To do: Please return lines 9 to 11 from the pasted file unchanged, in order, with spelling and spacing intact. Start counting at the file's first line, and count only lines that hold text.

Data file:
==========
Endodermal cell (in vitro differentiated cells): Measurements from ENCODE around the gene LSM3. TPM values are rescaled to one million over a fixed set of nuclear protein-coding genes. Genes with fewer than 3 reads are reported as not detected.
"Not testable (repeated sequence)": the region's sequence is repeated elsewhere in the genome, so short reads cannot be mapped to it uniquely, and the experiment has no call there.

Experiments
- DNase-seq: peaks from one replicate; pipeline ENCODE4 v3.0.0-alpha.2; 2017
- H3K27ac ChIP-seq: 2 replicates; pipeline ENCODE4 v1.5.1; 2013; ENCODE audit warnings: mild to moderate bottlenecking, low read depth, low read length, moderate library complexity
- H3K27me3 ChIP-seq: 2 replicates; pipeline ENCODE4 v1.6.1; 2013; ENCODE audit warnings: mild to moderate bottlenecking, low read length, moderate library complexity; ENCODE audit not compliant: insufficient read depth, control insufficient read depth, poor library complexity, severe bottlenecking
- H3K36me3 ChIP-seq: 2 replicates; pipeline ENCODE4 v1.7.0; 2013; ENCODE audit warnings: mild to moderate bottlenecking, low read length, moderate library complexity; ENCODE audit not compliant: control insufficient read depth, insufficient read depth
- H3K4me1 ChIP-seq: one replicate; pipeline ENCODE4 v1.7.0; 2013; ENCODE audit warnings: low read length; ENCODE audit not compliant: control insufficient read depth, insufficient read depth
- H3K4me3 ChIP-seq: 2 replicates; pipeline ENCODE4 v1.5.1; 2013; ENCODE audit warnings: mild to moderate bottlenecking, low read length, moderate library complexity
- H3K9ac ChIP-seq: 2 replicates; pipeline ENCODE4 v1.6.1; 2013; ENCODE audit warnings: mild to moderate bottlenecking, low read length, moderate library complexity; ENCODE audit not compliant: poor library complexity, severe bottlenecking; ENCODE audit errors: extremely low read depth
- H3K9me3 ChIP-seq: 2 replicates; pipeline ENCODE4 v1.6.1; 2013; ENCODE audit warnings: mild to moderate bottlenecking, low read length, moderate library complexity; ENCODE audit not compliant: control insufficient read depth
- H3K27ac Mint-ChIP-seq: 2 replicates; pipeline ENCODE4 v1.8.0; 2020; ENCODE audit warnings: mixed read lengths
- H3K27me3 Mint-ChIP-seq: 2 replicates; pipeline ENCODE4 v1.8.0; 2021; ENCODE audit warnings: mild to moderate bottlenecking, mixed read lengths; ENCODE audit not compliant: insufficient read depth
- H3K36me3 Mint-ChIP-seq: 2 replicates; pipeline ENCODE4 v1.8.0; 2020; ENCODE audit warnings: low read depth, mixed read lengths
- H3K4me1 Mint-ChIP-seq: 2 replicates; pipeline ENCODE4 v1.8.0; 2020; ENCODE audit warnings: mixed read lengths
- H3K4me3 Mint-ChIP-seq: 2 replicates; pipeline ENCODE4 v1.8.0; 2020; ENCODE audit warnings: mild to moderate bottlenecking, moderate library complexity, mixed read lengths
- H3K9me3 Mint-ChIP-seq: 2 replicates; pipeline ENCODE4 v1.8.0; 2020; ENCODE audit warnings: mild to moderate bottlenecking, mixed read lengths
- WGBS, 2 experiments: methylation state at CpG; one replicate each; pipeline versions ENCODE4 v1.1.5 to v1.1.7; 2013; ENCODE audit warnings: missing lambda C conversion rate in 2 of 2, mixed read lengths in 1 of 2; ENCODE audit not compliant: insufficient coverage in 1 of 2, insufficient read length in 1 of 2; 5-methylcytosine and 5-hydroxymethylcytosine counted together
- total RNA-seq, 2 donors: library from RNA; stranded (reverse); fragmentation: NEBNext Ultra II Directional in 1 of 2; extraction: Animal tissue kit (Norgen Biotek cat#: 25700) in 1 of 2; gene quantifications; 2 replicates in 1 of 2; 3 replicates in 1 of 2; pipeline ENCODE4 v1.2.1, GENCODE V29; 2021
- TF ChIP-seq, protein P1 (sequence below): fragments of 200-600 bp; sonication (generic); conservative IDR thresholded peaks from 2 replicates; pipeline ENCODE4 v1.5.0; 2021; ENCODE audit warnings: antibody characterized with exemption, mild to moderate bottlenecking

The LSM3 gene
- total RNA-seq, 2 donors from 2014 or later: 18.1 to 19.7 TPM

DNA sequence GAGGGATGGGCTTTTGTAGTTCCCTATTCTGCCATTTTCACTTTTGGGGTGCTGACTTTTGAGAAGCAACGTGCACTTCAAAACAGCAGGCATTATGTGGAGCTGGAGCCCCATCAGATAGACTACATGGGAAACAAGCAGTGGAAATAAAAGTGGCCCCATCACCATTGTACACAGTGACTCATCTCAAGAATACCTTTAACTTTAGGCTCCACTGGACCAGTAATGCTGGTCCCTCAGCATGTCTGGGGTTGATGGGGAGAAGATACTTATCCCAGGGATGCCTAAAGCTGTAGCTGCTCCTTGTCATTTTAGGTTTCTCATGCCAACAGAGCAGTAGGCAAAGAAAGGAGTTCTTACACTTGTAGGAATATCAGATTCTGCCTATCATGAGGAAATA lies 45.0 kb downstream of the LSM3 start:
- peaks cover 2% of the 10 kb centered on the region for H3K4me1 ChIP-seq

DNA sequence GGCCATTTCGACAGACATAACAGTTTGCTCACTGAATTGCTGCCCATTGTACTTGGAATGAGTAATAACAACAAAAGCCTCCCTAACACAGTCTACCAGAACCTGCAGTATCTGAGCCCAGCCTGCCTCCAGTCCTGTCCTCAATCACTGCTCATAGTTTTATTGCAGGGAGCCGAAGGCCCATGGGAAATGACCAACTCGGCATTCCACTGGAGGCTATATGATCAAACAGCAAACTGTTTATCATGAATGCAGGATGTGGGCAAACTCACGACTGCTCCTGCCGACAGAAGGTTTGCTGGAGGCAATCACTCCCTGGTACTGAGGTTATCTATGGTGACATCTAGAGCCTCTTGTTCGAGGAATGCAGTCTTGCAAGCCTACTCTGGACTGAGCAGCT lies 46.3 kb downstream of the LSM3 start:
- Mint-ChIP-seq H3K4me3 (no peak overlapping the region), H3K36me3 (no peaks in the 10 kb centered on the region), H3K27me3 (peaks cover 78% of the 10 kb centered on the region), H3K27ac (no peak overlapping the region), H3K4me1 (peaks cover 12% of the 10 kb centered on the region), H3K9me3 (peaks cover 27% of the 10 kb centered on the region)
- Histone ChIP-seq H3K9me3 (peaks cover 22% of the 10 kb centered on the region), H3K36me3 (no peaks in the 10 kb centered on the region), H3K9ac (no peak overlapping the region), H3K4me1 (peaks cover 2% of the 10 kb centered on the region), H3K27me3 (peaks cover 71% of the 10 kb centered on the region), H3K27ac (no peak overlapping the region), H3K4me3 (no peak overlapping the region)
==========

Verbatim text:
- H3K4me3 ChIP-seq: 2 replicates; pipeline ENCODE4 v1.5.1; 2013; ENCODE audit warnings: mild to moderate bottlenecking, low read length, moderate library complexity
- H3K9ac ChIP-seq: 2 replicates; pipeline ENCODE4 v1.6.1; 2013; ENCODE audit warnings: mild to moderate bottlenecking, low read length, moderate library complexity; ENCODE audit not compliant: poor library complexity, severe bottlenecking; ENCODE audit errors: extremely low read depth
- H3K9me3 ChIP-seq: 2 replicates; pipeline ENCODE4 v1.6.1; 2013; ENCODE audit warnings: mild to moderate bottlenecking, low read length, moderate library complexity; ENCODE audit not compliant: control insufficient read depth